New York: The Zone
Yesterday evening, almost at 6:00, I received a phone call from my boyfriend. I had been waiting in front of my work building for him to pick me up, playing "break brick" on my PDA to pass the time.
My boyfriend never actually got through on the phone. All I heard was an explosion.
The next thing I saw was people, briefcases & handbags in tow, running away from the East Side of New York and talking about a building falling down. They pointed in the direction of where my boyfriend worked.
Soon, everybody was running, desperately pressing keys on their cellphones and twisting their necks to query the stranger beside them, behind them:
"What's going on?! Are we under attack?"
I frantically dialed my boyfriend's number but even when I could get through, it would go straight to his voice mail.
Doing the math, I assumed a building fell on him.
Here is where I measure how much I have changed in the last six years.
When 911 happened, I was a wreck. Sheer terror. And I wasn't even near the WTC.
When 911 happened, I couldn't even think.
Now, six years later, I let my body be carried away by the tide of the evacuating New Yorkers, heading for where we don't know, assuming the worst, bracing ourselves for more explosions, smoke, blackness. This, and that I can't reach my boyfriend, who is where the building collapse/terrorist attack/dirty bomb took place.
But I am not a wreck.
I think clearly.
I calmly tell my fellow evacuees what little I know.
I turn and look towards the East Side and contemplate just walking back to see what happened to my boyfriend.
And I feel many things, and one of those things is a sense of guilt that I do not feel scattered or hysterical. I feel dread, sure. But the dread, or my sadness over my boyfriend's uncertain fate, doesn't overwhelm my judgement.
Because over the last six years I have discovered The Zone. No, not that fad diet.
The Zone is where you have lived through so many crises that you've developed an ability to look beyond the crisis, to remove yourself from it, to see the bigger picture.
You go from "why is this happening to me?!" to "huh. this sort of thing happens to people every day in the world. I wonder if I shall get out of it. well, I'll certainly give it a try."
I first realized I had achieved the zone when I was in the emergency room last year after my accident. The nurses said I was one of the most calm patients they had ever seen for this sort of traumatic injury. And I think I hardly shed a tear while I was admitted there.
So anyway, I'm in the zone, and I'm looking back towards the East Side, and I'm thinking about just just walking to my boyfriend's office. I mean, why not? What, I'm going to flee on the nearest train, assuming they're working, and just not know?
Then he finally gets through, though the reception weaves in and out. He is screaming over the sirens and alarms, asking me where I am. We establish a place to meet. I head out towards the East Side, against the current of humanity.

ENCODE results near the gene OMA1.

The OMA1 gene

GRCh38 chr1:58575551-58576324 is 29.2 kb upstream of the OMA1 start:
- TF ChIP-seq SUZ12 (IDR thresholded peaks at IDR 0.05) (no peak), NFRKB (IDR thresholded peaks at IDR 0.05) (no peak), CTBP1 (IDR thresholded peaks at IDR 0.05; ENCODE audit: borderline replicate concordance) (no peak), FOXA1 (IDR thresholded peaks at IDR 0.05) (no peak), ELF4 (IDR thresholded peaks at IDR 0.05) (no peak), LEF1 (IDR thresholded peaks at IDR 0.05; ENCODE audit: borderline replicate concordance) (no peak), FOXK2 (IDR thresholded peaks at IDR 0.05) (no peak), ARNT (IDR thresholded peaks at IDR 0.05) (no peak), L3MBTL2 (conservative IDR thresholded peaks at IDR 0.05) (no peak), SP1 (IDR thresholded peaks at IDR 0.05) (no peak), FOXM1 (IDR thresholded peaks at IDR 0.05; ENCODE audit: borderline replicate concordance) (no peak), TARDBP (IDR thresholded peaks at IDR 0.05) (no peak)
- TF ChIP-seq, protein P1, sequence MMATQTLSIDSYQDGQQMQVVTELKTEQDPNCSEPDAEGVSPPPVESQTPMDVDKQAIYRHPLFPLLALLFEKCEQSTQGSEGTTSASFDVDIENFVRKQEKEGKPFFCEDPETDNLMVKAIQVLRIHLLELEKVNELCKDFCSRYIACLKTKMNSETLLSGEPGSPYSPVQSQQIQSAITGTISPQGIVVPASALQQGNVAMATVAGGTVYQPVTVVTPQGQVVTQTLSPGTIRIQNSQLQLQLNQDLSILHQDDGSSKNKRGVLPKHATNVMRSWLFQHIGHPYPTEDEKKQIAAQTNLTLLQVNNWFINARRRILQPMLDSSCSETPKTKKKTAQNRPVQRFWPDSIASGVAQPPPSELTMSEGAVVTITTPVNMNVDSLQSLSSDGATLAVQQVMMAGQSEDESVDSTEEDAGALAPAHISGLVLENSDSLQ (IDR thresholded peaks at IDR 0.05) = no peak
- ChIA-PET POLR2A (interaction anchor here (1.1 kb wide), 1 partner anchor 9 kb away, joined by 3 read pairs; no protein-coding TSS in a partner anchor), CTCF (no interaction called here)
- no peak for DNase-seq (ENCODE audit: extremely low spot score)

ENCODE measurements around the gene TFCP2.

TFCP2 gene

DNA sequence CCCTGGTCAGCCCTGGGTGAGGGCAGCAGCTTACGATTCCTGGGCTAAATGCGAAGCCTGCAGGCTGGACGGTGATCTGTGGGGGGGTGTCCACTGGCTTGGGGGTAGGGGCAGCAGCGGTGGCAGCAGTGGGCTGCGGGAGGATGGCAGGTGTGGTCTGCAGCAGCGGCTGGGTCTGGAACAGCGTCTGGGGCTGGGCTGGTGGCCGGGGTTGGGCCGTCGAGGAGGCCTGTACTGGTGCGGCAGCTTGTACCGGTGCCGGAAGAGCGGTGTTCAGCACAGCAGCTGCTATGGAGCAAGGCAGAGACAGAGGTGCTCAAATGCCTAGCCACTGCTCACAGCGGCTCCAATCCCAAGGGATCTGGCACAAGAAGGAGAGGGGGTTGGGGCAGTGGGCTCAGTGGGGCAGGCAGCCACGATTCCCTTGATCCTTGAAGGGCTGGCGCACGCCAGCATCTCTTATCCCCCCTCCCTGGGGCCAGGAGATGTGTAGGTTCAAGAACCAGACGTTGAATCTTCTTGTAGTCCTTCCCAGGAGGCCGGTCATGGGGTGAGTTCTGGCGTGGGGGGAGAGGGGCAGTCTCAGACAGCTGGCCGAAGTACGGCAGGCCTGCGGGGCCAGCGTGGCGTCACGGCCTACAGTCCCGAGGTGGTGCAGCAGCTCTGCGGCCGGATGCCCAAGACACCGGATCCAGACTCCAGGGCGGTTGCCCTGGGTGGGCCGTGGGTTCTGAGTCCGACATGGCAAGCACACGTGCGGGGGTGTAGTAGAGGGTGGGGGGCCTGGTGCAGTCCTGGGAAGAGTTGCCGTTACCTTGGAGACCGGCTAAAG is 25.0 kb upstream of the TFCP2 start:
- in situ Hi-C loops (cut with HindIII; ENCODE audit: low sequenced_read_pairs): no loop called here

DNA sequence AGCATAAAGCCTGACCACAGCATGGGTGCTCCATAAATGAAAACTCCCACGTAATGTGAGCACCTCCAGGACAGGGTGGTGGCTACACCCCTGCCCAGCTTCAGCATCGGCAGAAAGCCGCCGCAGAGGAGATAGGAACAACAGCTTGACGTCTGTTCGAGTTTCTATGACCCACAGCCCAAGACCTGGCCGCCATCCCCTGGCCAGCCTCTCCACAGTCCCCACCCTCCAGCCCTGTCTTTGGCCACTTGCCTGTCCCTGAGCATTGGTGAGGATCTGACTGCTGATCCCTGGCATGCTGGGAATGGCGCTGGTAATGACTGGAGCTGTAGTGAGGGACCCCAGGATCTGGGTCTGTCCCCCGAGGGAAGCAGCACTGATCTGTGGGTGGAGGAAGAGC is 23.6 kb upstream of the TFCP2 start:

As I push past the people, I get strange looks here and there, looks that seem to say, "why are you going in that direction? death is in that direction."
I'm running and calling out my boyfriend's name. I find him. He is covered in debris. I hug him.
He just remembered the sound of what initially sounded like thunder, then sounded like a train, then sounded like an airplane, then sounded like a building collapsing.
He seems really calm, but part of that is shock, and part of that is that he is also familiar with "the zone."
We make our way Downtown, catching snippets of information from passersby and the intermittent news from my PDA. Slowly we piece together that a transformer blew up. Later, the explosion will be blamed on a burst stream pipe. No buildings collapsed, but there is a modest crater in Midtown.
Some of the debris got on my mouth as I kissed him. It tasted bitter, it made my throat tight. It was, we assumed, mud. This morning we took the advice of the mayor and bagged up my boyfriend's shirt, boots, bag.
The Zone wouldn't even allow me to get s**t-faced drunk in order to cope with the stress I just went through. After 911, on the way home, I ducked immediately into a liquor store, which was quite full. But yesterday night I could hardly drink a beer. I just wanted to sleep. We both did. And we did.
In the morning, I debated going back into work.
"You've already taken too many days off for San Diego," my boyfriend reminded me.
This was true. His job was in the "frozen zone" area, so he would be working from home. As for me, I suppose I could have called in to my boss, said I couldn't make it in today because of what happened and the stress and trauma.
But that excuse just wouldn't be true.
So I emailed some photos from the incident to my boyfriend, photos of office workers evacuating and him covered in spattered mud. We watched the news coverage on NY1 as we sipped our coffee. We kissed and then I retreated into my bedroom to write this.
When the "frozen zone" is reopened, I would like to take a look at that long, jagged fissure down Lexington. But it might be filled-in by the time I get there. Because Bloomberg is so damned efficient.